And often there was a performance in the teahouse. It could be a singer, story teller, musician, a complete opera or something that I did not mention but fitted. The Chinese theatre developed from the teahouses.
Furthermore teahouses were the places to get the latest news, make friends and have fun. In other words: to live life.
Yes the teahouse was a place for everyone to gather. Poor or rich, important or not. Within the walls of the teahouse (if it had walls) these differences were greatly reduced. Except for women of course. Tea is a men’s drink and women visiting teahouse came there for something much less respectable of course. That was the general opinion of course and this opinion changed over time. Women could be owner of the teahouse and over time women slowly became more welcome, especially because they attracted more male clients to the teahouse. During performances women and males were expected to sit separated and in some teahouses women had a separate entrance in a back alley for visiting a teahouse opera. And then they had to forget about the teahouse again because of a new law prohibiting women from entering tea houses…
Teahouses and government
Government and especially reformers did not like the teahouses. People were idling there and of course all kinds of “unhealthy” ideas could grow there. So during all those years government tried to control and limit the teahouses, with varying success. It became harder to start a tea business or to become a new owner of one. Shows were monitored and needed approval before being approved. An amount and kind of control that is still tried by the Chinese government today.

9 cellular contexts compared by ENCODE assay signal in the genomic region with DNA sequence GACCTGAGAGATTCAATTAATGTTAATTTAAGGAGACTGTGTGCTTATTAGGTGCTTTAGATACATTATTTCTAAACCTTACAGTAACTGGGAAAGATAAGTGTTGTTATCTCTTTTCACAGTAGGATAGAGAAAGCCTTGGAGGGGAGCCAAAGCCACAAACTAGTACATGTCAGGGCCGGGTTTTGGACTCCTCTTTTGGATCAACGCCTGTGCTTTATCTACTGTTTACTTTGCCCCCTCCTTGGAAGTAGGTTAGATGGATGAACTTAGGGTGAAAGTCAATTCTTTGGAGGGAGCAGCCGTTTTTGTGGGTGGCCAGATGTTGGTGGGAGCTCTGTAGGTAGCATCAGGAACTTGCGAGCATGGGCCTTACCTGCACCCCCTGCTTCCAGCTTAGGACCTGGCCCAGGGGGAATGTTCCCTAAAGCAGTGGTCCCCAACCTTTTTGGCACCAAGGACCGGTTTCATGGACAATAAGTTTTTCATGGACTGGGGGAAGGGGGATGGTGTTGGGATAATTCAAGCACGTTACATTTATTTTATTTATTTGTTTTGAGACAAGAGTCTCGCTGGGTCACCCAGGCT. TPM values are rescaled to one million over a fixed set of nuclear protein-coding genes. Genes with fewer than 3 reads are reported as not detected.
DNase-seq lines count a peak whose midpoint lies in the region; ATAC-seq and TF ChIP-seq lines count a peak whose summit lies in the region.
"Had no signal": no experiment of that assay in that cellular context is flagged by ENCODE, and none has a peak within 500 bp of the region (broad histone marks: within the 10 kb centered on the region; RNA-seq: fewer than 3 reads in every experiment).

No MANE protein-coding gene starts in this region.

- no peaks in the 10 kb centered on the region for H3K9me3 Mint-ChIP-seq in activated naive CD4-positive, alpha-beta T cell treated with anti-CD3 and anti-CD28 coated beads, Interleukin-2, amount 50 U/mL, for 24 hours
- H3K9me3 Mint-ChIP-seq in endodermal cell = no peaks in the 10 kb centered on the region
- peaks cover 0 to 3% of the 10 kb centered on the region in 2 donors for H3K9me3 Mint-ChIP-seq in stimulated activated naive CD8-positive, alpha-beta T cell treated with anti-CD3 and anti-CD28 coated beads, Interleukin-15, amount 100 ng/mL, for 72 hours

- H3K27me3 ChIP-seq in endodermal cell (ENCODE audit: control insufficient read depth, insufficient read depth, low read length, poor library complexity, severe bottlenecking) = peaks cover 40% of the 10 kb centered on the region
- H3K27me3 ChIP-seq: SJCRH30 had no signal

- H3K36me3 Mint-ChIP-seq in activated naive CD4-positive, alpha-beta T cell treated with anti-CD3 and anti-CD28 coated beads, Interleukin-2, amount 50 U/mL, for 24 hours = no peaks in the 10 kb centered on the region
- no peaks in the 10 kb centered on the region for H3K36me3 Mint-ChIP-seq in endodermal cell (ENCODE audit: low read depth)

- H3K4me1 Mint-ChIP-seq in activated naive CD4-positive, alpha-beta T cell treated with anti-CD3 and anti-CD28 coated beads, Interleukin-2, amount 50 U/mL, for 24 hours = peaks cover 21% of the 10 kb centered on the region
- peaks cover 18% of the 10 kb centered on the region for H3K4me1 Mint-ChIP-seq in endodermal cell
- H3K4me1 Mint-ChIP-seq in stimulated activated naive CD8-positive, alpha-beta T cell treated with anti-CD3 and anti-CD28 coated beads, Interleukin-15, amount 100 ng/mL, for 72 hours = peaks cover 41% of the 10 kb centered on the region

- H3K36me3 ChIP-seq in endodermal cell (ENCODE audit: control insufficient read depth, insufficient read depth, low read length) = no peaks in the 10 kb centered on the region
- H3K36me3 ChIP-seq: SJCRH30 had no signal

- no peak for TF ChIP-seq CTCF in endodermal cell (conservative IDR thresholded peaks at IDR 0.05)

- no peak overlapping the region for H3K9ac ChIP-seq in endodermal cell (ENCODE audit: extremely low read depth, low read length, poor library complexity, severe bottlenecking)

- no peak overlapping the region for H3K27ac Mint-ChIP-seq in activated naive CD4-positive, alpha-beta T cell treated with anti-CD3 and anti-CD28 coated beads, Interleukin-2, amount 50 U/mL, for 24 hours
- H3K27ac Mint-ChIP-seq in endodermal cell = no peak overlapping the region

But it was not always successful. Either is was ignored by the teahouse owners or the teahouse guild. Or it was protested or it was done in such a way that they only seemed to work by the law. In all those years things slowly changed, but the teahouse was still the teahouse.
Teahouses were also the place where labour unions, guilds and criminal organizations held their meetings.
“Do not talk about national affairs” was on the walls of a lot of teahouses. Spies were all around…
Comparing to the west
At some places and at the end the author compares teahouses to their western equivalents: tavern, saloon, cafe’s, theater, places for gatherings of labour unions and clubs. In the west we had several places to choose from. In Chengdu people had only one choice for after work pleasure: the teahouse. It was the place to be, but with a more civilized drink.
Unfortunately the more informative book stops in 1950. However, the last sentence contains a promise. I can’t wait for the sequel…
- Chen Jin, “Teahouse” (“Cha pu”, “Chaya”), 2008, Sichuang Fine Arts Publishing House (Purple Culture webshop, Worldcat)
- Di Wang, “The Teahouse: Small Business, Everyday Culture, and Public Politics in Chengdu, 1900-1950″, 2008, Stanford University Press (Amazon, Worldcat) (note: there is also a Chinese edition for those that want one)
And for those that want more: More pictures from the book by Chen Jin.
Latest posts by bram (see all)
- The art of don’t go there - November 27, 2014
- Chengdu teahouses: a place to get your ears picked - January 25, 2014
- To tag or not to tag: let’s drink tea first - November 21, 2013